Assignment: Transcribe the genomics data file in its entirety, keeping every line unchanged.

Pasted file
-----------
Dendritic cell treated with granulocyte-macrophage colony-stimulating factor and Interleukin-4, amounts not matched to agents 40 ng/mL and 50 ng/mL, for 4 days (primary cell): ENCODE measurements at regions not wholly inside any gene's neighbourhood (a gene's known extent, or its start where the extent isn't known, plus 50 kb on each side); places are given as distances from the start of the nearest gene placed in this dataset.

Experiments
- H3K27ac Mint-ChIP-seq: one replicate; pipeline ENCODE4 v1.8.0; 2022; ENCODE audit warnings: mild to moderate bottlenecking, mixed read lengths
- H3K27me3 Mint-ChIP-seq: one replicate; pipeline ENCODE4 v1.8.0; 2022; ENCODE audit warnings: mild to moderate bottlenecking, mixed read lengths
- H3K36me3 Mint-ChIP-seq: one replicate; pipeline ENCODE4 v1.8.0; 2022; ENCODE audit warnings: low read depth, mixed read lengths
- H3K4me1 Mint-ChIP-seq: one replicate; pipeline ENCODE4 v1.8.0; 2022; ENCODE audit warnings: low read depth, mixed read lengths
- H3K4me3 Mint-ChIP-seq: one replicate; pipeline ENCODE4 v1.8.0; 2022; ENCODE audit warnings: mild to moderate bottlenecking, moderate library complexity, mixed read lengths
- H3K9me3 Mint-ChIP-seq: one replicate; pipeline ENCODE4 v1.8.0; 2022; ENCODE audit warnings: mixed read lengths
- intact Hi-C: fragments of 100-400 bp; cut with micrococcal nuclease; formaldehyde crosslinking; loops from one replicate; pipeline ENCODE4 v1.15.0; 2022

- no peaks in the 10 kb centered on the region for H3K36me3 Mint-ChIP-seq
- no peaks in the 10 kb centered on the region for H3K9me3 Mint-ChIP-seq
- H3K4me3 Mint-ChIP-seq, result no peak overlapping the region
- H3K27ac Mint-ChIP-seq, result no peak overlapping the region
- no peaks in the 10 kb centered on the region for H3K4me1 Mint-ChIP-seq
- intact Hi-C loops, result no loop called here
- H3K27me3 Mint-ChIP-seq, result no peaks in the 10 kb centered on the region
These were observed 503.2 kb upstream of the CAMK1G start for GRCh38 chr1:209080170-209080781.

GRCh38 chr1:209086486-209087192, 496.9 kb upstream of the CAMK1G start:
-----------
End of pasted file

Dendritic cell treated with granulocyte-macrophage colony-stimulating factor and Interleukin-4, amounts not matched to agents 40 ng/mL and 50 ng/mL, for 4 days (primary cell): ENCODE measurements at regions not wholly inside any gene's neighbourhood (a gene's known extent, or its start where the extent isn't known, plus 50 kb on each side); places are given as distances from the start of the nearest gene placed in this dataset.

Experiments
- H3K27ac Mint-ChIP-seq: one replicate; pipeline ENCODE4 v1.8.0; 2022; ENCODE audit warnings: mild to moderate bottlenecking, mixed read lengths
- H3K27me3 Mint-ChIP-seq: one replicate; pipeline ENCODE4 v1.8.0; 2022; ENCODE audit warnings: mild to moderate bottlenecking, mixed read lengths
- H3K36me3 Mint-ChIP-seq: one replicate; pipeline ENCODE4 v1.8.0; 2022; ENCODE audit warnings: low read depth, mixed read lengths
- H3K4me1 Mint-ChIP-seq: one replicate; pipeline ENCODE4 v1.8.0; 2022; ENCODE audit warnings: low read depth, mixed read lengths
- H3K4me3 Mint-ChIP-seq: one replicate; pipeline ENCODE4 v1.8.0; 2022; ENCODE audit warnings: mild to moderate bottlenecking, moderate library complexity, mixed read lengths
- H3K9me3 Mint-ChIP-seq: one replicate; pipeline ENCODE4 v1.8.0; 2022; ENCODE audit warnings: mixed read lengths
- intact Hi-C: fragments of 100-400 bp; cut with micrococcal nuclease; formaldehyde crosslinking; loops from one replicate; pipeline ENCODE4 v1.15.0; 2022

- no peaks in the 10 kb centered on the region for H3K36me3 Mint-ChIP-seq
- no peaks in the 10 kb centered on the region for H3K9me3 Mint-ChIP-seq
- H3K4me3 Mint-ChIP-seq, result no peak overlapping the region
- H3K27ac Mint-ChIP-seq, result no peak overlapping the region
- no peaks in the 10 kb centered on the region for H3K4me1 Mint-ChIP-seq
- intact Hi-C loops, result no loop called here
- H3K27me3 Mint-ChIP-seq, result no peaks in the 10 kb centered on the region
These were observed 503.2 kb upstream of the CAMK1G start for GRCh38 chr1:209080170-209080781.

GRCh38 chr1:209086486-209087192, 496.9 kb upstream of the CAMK1G start: